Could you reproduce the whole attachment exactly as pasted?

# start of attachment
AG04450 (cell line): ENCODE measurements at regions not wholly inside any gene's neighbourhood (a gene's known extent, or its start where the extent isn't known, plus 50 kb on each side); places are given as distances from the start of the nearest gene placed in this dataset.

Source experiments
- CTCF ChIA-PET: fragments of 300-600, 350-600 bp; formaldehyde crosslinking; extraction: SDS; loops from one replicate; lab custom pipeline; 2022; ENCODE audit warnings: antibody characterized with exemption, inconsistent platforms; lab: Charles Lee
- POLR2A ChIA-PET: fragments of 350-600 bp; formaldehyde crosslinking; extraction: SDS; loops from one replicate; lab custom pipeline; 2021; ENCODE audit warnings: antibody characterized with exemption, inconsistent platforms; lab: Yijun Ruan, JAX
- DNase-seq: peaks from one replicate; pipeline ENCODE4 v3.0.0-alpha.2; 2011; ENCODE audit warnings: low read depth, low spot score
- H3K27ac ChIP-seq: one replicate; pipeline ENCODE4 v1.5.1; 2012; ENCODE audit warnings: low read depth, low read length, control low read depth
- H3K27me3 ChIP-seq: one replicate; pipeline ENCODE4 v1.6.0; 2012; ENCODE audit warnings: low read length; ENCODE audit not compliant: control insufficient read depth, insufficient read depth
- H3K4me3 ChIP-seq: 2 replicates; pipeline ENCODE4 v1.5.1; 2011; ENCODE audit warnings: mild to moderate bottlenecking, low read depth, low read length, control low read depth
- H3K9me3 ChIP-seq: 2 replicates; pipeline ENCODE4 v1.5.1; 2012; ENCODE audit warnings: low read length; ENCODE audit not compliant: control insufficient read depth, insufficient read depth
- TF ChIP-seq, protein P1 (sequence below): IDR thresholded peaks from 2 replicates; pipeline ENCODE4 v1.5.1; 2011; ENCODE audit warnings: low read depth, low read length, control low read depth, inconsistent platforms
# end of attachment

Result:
AG04450 (cell line): ENCODE measurements at regions not wholly inside any gene's neighbourhood (a gene's known extent, or its start where the extent isn't known, plus 50 kb on each side); places are given as distances from the start of the nearest gene placed in this dataset.

Source experiments
- CTCF ChIA-PET: fragments of 300-600, 350-600 bp; formaldehyde crosslinking; extraction: SDS; loops from one replicate; lab custom pipeline; 2022; ENCODE audit warnings: antibody characterized with exemption, inconsistent platforms; lab: Charles Lee
- POLR2A ChIA-PET: fragments of 350-600 bp; formaldehyde crosslinking; extraction: SDS; loops from one replicate; lab custom pipeline; 2021; ENCODE audit warnings: antibody characterized with exemption, inconsistent platforms; lab: Yijun Ruan, JAX
- DNase-seq: peaks from one replicate; pipeline ENCODE4 v3.0.0-alpha.2; 2011; ENCODE audit warnings: low read depth, low spot score
- H3K27ac ChIP-seq: one replicate; pipeline ENCODE4 v1.5.1; 2012; ENCODE audit warnings: low read depth, low read length, control low read depth
- H3K27me3 ChIP-seq: one replicate; pipeline ENCODE4 v1.6.0; 2012; ENCODE audit warnings: low read length; ENCODE audit not compliant: control insufficient read depth, insufficient read depth
- H3K4me3 ChIP-seq: 2 replicates; pipeline ENCODE4 v1.5.1; 2011; ENCODE audit warnings: mild to moderate bottlenecking, low read depth, low read length, control low read depth
- H3K9me3 ChIP-seq: 2 replicates; pipeline ENCODE4 v1.5.1; 2012; ENCODE audit warnings: low read length; ENCODE audit not compliant: control insufficient read depth, insufficient read depth
- TF ChIP-seq, protein P1 (sequence below): IDR thresholded peaks from 2 replicates; pipeline ENCODE4 v1.5.1; 2011; ENCODE audit warnings: low read depth, low read length, control low read depth, inconsistent platforms